CustomFactTblIndex – The Fact and Fac2 tables use a non-clustered index, while the write-back table uses a composite index. Client best practices.


5. Analysis Services Partitions

Analysis Services Partitioning has always been available in the BPC product. The advantage of partitioning is two-fold: First, it allows for a “cache” to be created per partition, and second, it allows for much quicker retrieves and model processing. In past versions of BPC, it was a manual process that required some work to complete, and constant changing as the system was being used. SAP has since built a web page (Partition Wizard) that is a drag and drop process. Analysis Services Partitioning can improve retrieval of data for the user and quicken Model Processing (Optimize or Modify Model or Process Model during dimension updates) by up to 50%! Every single customer should be using this process to achieve maximum performance for data retrieval and processing. We want to partition the database based on data that is going to change and data that is static. As an example, say we have a time dimension that is 5 years, and the data may change back for 12 months. The partitions should be created as one for each month of the data that will change, and one partition for all other months combined.

 I hope these blog posts have provided you with some useful approaches to take to improve the performance you are experiencing. Some customers quietly tolerate poor performance (some not so quietly), and I believe there is no reason why any client should be struggling with bad performance. I encourage you to try the above suggestions, and if you do not feel qualified or comfortable enough to attempt these techniques, please do give us a call. We are passionate about BPC and would love to help you get your experience with the product to where it should be.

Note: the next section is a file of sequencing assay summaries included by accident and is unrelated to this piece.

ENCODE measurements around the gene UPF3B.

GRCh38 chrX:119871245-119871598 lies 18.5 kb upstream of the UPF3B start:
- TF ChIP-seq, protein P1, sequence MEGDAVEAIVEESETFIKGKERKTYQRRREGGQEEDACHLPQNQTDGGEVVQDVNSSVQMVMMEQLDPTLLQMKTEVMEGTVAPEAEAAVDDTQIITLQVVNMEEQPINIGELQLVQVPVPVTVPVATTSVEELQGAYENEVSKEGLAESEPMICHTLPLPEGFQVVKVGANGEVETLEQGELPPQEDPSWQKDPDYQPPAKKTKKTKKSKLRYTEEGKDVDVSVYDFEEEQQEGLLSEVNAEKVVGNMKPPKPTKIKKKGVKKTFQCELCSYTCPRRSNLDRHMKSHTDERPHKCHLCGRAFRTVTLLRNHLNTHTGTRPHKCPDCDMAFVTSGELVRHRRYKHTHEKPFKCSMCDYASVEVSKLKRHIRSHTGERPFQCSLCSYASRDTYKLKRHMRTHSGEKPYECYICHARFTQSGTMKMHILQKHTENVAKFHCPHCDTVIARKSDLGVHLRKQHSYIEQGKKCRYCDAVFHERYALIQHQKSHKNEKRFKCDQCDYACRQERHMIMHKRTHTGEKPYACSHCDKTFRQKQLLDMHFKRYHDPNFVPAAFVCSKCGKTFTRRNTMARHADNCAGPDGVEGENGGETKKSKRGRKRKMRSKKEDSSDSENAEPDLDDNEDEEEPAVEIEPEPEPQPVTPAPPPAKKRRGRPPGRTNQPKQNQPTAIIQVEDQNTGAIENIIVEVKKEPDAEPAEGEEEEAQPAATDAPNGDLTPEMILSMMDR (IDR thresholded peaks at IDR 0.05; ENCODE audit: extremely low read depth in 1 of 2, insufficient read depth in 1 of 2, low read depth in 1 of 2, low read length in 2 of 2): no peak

Do not accept poor performance!

Sometimes finding an answer to your BPC performance question can be like hunting for a needle in a haystack – time consuming and often frustrating. Column5’s Technical Services team will be hosting an open forum to get all of your BPC performance questions answered. This session will be an open dialog among customers exchanging ideas about their BPC Performance issues. 

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Topics: Best Practices, Thought Leadership, EPM 10, Performance, Microsoft, BPC (Business Planning & Consolidation)